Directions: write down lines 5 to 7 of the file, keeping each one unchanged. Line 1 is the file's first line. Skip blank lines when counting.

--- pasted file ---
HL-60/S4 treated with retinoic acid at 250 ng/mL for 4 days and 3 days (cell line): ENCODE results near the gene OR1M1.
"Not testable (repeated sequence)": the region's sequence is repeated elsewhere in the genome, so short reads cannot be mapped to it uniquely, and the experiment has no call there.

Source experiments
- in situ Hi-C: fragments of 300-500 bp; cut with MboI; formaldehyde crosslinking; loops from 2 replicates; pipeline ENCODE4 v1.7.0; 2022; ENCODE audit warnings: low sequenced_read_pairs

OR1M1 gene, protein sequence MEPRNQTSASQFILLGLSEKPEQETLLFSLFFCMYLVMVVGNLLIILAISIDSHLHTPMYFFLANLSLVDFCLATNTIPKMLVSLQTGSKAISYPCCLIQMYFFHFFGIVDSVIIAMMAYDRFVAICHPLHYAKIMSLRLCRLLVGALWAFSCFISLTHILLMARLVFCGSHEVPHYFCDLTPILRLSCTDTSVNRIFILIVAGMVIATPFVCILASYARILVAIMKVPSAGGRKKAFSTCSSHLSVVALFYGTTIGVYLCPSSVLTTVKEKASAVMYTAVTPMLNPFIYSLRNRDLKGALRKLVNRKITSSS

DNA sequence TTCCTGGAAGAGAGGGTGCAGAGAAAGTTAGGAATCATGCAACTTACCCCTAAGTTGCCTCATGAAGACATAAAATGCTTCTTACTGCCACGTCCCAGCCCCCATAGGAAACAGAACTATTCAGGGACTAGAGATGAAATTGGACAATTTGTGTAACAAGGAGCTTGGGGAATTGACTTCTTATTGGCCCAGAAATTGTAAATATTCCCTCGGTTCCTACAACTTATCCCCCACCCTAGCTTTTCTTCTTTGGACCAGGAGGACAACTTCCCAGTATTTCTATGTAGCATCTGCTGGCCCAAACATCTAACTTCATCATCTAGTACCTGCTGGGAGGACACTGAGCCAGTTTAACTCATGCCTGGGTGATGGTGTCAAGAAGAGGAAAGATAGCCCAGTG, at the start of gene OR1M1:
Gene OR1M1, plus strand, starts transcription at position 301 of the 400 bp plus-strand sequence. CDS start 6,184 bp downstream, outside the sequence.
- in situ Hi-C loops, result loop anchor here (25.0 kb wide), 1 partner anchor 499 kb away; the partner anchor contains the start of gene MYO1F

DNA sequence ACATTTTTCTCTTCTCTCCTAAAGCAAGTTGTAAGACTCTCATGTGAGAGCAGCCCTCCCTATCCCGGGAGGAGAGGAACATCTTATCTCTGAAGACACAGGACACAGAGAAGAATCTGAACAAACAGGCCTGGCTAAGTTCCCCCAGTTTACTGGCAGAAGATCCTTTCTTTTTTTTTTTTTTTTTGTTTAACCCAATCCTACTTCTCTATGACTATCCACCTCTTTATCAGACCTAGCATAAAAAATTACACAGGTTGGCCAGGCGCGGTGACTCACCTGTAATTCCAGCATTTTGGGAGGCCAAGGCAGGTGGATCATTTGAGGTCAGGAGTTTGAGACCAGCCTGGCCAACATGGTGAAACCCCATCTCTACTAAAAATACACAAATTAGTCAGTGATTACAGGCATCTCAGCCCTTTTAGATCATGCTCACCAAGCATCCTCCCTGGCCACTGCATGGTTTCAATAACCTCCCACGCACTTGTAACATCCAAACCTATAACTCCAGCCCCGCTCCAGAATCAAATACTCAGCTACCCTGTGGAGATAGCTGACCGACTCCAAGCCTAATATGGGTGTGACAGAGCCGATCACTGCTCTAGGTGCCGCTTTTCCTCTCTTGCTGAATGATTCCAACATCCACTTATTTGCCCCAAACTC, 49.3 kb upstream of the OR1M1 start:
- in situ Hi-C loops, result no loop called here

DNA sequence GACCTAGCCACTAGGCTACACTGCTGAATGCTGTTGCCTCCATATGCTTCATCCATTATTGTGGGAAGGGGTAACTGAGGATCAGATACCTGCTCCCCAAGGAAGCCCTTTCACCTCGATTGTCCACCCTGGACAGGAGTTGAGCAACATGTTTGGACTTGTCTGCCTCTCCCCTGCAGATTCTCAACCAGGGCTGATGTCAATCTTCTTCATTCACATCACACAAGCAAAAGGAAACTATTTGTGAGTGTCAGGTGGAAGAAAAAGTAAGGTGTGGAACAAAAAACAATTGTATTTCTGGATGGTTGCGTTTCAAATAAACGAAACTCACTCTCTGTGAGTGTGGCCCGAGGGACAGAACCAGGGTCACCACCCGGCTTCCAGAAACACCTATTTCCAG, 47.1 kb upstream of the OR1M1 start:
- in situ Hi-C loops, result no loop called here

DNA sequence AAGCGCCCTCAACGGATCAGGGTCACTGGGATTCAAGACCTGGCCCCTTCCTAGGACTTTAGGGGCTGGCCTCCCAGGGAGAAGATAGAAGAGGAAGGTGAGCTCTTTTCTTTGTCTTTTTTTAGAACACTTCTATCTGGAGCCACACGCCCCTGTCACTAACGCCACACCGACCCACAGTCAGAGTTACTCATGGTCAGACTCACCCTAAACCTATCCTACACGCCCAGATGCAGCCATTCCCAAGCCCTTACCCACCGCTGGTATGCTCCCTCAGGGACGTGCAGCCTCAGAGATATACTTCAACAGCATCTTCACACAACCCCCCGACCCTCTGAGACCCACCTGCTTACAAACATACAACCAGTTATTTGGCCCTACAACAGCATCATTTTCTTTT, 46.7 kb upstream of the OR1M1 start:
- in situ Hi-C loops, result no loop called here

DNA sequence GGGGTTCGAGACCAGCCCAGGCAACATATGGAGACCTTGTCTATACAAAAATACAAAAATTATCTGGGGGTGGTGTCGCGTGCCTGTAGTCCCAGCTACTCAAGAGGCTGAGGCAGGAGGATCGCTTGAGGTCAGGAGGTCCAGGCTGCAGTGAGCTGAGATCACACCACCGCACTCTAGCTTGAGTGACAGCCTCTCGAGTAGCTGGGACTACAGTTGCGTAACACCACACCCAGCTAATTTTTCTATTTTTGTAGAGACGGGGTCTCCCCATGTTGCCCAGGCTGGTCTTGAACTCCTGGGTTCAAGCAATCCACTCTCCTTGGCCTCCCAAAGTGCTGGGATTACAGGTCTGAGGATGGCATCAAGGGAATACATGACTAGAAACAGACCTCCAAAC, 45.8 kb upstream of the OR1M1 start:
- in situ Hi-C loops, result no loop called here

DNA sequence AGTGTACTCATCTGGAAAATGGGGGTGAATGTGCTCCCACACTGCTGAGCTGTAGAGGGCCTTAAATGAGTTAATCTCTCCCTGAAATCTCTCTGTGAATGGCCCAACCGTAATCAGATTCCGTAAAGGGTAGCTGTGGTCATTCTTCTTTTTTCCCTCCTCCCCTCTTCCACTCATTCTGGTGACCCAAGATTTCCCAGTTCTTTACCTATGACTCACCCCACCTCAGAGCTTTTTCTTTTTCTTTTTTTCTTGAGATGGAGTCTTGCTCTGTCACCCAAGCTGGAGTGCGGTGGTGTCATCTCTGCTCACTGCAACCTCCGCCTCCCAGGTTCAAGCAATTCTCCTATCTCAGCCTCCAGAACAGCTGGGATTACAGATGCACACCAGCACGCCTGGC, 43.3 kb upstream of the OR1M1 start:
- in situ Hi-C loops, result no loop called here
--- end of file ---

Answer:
OR1M1 gene, protein sequence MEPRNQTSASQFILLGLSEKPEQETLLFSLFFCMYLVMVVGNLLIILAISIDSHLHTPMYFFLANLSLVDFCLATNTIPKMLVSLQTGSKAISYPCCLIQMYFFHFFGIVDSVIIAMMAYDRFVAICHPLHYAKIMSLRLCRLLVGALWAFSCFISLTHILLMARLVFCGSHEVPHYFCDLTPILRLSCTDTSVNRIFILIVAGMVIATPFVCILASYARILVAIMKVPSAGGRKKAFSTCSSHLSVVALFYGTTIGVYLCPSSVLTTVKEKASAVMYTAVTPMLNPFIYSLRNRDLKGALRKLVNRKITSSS

DNA sequence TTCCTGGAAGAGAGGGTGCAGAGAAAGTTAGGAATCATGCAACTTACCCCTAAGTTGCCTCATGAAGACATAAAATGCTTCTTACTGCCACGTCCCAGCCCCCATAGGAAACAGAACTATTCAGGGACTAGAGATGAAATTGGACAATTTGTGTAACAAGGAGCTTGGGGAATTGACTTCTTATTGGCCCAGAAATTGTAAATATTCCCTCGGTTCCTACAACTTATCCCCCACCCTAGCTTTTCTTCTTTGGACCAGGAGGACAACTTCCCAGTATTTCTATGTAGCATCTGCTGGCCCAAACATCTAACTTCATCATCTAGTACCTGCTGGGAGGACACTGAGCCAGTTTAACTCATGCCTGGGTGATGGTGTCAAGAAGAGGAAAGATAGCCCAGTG, at the start of gene OR1M1:
Gene OR1M1, plus strand, starts transcription at position 301 of the 400 bp plus-strand sequence. CDS start 6,184 bp downstream, outside the sequence.